5 min read
By Henrietta Eide Bleness
December 13, 2020
The star of the Christmas dinner, for many Norwegian families, is the Christmas Ribbe (pork belly). But you can’t shine like a star if you’re not accompanied by other great participants. For example the sausage, or the potato. With this trio, you can’t go too wrong with the dinner, so we are going to keep them in this saga. Now we have all the elements to learn about the event loop.
As a thought experiment, let’s say we are single threaded as well. Therefore, when we read the recipe for the
ChristmasDinner, we read the recipe from top to bottom, executing tasks as we go.
Before we dive into the Web API we have to establish that the JS engine uses a call stack for all tasks it has to execute. Since it’s a stack, it’s
first in, last out. Just like a stack of plates. Let's dive in. The Web API includes the DOM API,
setTimeout and HTTP request, among others. The stack won't take the task out of the stack before it returns a value. This is where the
setTimeout, for example, comes in handy. By wrapping the function in a
setTimeout the call stack sends the function to the Web API. Then the Web API holds on to the callback until the timer is done, before returning the function. Hence, the JS engine doesn't freeze.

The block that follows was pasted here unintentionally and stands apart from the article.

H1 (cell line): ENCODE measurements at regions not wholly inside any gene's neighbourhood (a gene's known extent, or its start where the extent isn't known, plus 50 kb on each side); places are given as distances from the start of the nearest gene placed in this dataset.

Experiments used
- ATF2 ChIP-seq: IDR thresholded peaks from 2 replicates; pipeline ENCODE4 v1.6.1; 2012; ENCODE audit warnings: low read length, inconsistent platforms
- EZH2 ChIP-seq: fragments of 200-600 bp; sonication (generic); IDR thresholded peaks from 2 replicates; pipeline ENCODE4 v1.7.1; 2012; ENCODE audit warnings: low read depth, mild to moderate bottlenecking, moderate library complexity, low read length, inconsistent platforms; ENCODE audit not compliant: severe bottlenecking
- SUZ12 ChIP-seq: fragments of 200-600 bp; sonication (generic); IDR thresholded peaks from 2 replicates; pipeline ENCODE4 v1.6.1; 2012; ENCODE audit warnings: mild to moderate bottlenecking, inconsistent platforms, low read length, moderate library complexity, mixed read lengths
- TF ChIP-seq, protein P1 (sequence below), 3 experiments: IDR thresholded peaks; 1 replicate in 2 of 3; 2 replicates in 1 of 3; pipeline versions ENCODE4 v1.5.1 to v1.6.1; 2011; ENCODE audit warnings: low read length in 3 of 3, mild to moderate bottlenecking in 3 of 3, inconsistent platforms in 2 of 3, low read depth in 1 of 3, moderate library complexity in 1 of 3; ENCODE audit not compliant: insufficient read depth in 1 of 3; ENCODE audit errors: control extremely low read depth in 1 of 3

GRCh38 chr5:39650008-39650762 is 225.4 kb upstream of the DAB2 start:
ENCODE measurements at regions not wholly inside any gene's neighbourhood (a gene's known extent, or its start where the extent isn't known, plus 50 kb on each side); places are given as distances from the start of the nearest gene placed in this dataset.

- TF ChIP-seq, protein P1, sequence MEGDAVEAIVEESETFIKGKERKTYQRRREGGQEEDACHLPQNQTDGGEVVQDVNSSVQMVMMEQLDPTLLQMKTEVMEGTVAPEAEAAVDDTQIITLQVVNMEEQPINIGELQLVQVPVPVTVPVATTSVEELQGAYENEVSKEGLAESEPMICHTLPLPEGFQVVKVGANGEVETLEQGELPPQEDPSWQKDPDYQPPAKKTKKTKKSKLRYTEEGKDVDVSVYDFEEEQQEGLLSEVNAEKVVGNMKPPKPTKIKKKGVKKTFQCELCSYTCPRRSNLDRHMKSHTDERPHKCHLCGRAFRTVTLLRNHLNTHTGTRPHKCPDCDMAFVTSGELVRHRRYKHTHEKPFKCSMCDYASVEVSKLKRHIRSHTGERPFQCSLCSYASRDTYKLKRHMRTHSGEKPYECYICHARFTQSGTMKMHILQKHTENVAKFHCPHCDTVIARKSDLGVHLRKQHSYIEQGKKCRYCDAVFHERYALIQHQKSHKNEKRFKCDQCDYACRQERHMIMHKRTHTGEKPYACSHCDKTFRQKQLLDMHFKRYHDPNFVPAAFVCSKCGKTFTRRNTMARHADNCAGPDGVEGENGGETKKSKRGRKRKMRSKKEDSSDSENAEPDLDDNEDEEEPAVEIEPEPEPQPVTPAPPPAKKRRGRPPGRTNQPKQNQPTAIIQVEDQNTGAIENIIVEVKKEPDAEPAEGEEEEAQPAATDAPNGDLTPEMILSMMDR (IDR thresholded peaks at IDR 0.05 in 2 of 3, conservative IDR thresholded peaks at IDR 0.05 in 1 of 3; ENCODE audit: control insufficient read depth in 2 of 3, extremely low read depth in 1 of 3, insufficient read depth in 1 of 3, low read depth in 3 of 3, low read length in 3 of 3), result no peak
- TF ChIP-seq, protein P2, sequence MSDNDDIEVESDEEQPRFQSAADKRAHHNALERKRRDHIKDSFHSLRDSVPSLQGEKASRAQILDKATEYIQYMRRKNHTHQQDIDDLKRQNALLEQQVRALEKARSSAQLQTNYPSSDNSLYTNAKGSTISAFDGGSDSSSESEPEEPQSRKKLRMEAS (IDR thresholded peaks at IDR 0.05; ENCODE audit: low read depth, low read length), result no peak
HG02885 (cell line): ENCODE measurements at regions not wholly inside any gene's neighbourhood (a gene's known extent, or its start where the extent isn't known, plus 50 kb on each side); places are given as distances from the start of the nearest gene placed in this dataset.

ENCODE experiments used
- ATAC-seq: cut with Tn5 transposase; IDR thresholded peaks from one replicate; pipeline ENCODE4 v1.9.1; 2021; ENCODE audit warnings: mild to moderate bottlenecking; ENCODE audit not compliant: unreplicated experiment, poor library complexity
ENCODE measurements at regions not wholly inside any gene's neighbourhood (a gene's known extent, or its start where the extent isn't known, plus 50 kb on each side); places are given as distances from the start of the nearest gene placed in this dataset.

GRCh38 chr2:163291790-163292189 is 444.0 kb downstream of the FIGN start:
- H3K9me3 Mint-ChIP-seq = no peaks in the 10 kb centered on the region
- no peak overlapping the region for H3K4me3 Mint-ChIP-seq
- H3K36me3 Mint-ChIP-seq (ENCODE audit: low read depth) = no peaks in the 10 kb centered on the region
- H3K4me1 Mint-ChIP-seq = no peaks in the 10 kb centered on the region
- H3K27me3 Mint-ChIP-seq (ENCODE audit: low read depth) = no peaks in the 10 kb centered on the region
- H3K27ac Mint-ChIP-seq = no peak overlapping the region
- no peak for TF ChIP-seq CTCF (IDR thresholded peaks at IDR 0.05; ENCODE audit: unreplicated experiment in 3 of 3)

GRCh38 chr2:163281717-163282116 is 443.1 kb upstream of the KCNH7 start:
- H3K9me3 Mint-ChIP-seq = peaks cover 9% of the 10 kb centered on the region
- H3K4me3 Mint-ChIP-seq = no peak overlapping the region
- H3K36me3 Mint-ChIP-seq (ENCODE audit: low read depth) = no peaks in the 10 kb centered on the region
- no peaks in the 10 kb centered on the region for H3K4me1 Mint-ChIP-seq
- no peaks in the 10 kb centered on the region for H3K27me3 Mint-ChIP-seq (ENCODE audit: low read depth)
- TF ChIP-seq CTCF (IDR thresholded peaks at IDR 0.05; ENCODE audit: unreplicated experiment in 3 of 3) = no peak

cookRibbe will invoke the
setTimeout function, illustrated by the oven letting us know the ribbe is done.
When the ribbe is done, we can push the callback back on the call stack for execution. Although it sounds simple, this is where it gets a tad more complicated. The Web API is not allowed to push the callback straight back on the call stack. Why? Remember when we talked about JS being single threaded? Yeah... it’s still a thing. Therefore the Web API pushes the callback onto the queue.
And this is where the event loop enters the saga. The event loop has one job, pushing callbacks from the queue onto the call stack. If the call stack is empty, the event loop pushes the callback straight onto the stack. There you go, pretty easy right?
Sadly, it’s always a twist. Most likely you are busy mashing potatoes, and are not able to take the ribbe out of the oven right away when it’s done 😬. The ribbe will then sit in the oven until your hands are free and you can take it out. And if you already have the queue stacked up with stuffing sausage or setting the table, the callback will be pushed to the back of the queue. There it might wait, in this example, for hours. In the browser, for minutes.
When the stack is cleared and the queue is empty, then the task can be executed. Hopefully the ribbe did not have to wait for hours in the oven and you’ll be the family hero. But if the queue is full, the ribbe will be burned. Let’s just hope JustEat delivers on Christmas Eve.
That’s it. This is why you as a developer may be a bit frustrated. Even though you set a timeout it might not be executed when you intended. And now you know why.